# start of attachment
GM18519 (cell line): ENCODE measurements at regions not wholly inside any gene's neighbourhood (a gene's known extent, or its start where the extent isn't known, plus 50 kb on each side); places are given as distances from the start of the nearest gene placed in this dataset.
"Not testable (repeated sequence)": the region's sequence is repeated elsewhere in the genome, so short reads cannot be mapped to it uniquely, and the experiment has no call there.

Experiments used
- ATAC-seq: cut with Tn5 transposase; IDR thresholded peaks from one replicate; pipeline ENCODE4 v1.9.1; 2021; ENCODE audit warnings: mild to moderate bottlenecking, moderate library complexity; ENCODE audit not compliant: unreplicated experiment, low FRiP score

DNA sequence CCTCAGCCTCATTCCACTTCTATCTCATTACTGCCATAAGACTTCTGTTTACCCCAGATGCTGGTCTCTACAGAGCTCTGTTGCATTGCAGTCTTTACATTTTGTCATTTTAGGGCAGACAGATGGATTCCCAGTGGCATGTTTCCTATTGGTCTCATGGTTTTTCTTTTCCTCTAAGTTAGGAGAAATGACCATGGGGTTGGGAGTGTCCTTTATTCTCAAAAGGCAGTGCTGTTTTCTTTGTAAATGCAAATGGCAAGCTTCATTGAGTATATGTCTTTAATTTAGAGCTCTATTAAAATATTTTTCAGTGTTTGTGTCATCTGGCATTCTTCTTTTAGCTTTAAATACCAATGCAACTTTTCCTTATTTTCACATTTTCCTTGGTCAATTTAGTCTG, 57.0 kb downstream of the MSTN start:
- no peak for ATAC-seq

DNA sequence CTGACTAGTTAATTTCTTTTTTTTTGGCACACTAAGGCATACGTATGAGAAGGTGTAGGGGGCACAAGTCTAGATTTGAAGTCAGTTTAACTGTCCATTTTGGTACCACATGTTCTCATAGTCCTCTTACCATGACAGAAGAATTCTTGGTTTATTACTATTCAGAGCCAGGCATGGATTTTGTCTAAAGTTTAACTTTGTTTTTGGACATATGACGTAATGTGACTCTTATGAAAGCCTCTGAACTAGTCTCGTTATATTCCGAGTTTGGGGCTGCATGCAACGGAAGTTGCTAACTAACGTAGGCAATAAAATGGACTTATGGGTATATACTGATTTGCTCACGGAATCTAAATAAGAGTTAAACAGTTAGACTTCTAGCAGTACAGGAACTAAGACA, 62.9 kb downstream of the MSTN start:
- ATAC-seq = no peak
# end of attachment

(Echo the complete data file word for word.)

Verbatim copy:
GM18519 (cell line): ENCODE measurements at regions not wholly inside any gene's neighbourhood (a gene's known extent, or its start where the extent isn't known, plus 50 kb on each side); places are given as distances from the start of the nearest gene placed in this dataset.
"Not testable (repeated sequence)": the region's sequence is repeated elsewhere in the genome, so short reads cannot be mapped to it uniquely, and the experiment has no call there.

Experiments used
- ATAC-seq: cut with Tn5 transposase; IDR thresholded peaks from one replicate; pipeline ENCODE4 v1.9.1; 2021; ENCODE audit warnings: mild to moderate bottlenecking, moderate library complexity; ENCODE audit not compliant: unreplicated experiment, low FRiP score

DNA sequence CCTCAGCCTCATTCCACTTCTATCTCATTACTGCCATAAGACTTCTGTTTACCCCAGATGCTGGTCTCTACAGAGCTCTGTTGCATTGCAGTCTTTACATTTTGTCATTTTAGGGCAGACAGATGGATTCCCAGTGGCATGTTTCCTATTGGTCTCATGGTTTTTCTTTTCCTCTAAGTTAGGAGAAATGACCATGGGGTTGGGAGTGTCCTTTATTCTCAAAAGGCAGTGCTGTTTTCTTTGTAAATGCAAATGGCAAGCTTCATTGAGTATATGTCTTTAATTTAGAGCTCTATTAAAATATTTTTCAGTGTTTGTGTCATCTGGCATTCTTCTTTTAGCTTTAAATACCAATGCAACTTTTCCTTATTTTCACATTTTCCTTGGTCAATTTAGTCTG, 57.0 kb downstream of the MSTN start:
- no peak for ATAC-seq

DNA sequence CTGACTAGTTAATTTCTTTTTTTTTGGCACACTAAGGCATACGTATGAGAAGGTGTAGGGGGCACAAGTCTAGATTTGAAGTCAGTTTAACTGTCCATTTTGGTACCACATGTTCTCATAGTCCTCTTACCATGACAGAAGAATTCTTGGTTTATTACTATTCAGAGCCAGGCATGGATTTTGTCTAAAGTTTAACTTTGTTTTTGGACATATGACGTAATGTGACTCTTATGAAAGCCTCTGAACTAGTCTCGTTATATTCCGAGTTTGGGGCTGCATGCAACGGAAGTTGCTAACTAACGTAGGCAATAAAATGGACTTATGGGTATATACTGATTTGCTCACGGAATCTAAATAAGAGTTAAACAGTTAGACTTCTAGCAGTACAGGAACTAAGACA, 62.9 kb downstream of the MSTN start:
- ATAC-seq = no peak